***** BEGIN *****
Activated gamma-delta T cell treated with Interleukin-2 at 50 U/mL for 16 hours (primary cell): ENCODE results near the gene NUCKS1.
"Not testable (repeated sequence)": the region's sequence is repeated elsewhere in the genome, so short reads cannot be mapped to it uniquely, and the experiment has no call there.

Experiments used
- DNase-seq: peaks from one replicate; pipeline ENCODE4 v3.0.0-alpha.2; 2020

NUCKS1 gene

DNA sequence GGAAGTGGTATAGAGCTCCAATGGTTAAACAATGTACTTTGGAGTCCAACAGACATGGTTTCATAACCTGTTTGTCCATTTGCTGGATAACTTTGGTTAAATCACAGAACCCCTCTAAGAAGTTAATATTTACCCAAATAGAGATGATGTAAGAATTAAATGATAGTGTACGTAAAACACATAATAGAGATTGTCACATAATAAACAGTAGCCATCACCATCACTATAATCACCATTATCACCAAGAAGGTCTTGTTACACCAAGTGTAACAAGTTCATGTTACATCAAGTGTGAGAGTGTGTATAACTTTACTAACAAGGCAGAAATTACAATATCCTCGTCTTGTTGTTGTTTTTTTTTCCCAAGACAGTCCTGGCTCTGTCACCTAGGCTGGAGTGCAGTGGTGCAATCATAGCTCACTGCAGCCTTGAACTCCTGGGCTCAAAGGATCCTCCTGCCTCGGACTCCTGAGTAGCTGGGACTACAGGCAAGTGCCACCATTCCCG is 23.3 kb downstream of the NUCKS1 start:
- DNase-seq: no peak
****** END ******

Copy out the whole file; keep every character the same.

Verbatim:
Activated gamma-delta T cell treated with Interleukin-2 at 50 U/mL for 16 hours (primary cell): ENCODE results near the gene NUCKS1.
"Not testable (repeated sequence)": the region's sequence is repeated elsewhere in the genome, so short reads cannot be mapped to it uniquely, and the experiment has no call there.

Experiments used
- DNase-seq: peaks from one replicate; pipeline ENCODE4 v3.0.0-alpha.2; 2020

NUCKS1 gene

DNA sequence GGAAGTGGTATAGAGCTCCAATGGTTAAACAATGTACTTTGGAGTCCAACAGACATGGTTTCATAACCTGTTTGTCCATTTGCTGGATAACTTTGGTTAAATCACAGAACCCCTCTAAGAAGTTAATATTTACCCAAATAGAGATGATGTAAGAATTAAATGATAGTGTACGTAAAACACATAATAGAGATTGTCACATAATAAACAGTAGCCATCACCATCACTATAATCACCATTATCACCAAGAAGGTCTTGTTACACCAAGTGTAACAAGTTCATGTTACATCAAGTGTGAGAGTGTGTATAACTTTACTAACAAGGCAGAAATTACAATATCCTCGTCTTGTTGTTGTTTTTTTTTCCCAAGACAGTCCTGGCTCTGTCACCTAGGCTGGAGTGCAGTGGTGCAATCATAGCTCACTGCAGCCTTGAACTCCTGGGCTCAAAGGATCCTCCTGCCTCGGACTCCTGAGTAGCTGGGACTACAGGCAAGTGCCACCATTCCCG is 23.3 kb downstream of the NUCKS1 start:
- DNase-seq: no peak